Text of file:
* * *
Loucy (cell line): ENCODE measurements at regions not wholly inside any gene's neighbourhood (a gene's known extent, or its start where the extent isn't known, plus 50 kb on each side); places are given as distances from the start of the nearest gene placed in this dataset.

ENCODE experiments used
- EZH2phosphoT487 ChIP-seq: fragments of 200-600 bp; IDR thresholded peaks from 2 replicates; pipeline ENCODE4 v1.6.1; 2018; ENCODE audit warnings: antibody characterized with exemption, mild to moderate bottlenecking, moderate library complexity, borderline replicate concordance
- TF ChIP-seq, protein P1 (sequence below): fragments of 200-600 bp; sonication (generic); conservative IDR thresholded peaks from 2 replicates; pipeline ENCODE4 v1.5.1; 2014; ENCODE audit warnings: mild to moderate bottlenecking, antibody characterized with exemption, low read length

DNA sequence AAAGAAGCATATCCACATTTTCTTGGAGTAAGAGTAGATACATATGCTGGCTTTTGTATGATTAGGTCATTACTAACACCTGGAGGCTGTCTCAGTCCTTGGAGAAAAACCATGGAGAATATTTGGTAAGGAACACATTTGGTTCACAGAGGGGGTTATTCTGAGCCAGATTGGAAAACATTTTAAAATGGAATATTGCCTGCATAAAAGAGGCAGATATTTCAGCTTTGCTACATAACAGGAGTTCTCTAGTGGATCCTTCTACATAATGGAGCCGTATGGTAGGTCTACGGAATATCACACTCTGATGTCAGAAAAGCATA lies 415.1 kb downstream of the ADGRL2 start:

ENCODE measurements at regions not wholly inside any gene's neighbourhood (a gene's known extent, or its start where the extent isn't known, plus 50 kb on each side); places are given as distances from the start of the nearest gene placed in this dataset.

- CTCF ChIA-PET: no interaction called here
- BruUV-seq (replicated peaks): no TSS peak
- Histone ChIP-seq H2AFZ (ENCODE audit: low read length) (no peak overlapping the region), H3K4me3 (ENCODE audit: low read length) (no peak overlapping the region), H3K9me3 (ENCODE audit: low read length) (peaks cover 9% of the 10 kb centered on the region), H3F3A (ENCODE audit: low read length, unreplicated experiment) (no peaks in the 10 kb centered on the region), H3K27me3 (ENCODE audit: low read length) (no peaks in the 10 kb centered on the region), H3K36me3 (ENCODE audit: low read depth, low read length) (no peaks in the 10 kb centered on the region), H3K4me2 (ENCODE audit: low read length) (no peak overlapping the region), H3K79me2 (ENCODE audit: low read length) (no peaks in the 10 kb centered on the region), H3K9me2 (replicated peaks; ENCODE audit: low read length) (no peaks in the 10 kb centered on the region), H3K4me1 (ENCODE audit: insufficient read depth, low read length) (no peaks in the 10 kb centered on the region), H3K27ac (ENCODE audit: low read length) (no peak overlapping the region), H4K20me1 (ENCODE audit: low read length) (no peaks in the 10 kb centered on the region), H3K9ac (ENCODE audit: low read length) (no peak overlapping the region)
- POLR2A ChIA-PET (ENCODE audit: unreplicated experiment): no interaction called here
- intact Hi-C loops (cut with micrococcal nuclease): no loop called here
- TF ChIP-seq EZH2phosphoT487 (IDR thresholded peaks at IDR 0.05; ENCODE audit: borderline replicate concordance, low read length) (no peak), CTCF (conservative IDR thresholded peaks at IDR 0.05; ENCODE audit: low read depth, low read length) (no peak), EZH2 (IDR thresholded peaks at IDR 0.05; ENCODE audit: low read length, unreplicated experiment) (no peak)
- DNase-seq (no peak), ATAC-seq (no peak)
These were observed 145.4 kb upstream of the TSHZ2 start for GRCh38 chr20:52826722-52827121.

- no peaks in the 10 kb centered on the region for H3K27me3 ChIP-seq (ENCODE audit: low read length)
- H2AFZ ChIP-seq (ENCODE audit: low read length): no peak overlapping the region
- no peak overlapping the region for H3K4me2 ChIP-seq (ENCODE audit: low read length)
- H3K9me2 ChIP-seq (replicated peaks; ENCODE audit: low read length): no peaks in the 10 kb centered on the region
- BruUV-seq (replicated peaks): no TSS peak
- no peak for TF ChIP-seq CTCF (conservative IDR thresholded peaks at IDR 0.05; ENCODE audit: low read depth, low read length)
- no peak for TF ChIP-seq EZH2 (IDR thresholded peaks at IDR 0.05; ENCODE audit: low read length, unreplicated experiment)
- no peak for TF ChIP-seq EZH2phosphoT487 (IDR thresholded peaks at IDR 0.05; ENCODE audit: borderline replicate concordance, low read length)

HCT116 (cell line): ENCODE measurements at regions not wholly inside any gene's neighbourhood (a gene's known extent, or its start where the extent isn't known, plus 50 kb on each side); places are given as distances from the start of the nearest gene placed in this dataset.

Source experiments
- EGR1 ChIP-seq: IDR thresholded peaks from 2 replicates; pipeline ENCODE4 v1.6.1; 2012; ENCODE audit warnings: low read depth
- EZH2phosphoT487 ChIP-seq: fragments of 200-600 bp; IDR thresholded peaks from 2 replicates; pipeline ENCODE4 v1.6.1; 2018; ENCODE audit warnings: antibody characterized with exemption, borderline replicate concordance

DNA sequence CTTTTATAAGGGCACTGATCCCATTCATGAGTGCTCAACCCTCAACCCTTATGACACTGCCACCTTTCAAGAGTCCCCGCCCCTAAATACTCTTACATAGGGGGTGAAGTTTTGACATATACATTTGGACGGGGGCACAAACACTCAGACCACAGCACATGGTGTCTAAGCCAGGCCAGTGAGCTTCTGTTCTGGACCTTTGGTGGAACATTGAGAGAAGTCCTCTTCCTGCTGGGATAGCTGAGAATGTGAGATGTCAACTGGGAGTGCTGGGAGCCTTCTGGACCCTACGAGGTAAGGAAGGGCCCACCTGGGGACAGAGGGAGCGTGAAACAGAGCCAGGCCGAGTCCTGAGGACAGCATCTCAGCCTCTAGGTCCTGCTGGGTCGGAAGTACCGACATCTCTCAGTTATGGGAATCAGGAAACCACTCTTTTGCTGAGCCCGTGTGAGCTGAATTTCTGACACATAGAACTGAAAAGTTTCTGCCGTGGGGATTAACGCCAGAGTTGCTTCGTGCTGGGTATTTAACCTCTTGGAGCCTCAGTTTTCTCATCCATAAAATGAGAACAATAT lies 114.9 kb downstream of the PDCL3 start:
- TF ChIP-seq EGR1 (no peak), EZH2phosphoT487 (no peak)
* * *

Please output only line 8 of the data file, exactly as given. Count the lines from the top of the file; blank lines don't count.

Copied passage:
- BruUV-seq (replicated peaks): no TSS peak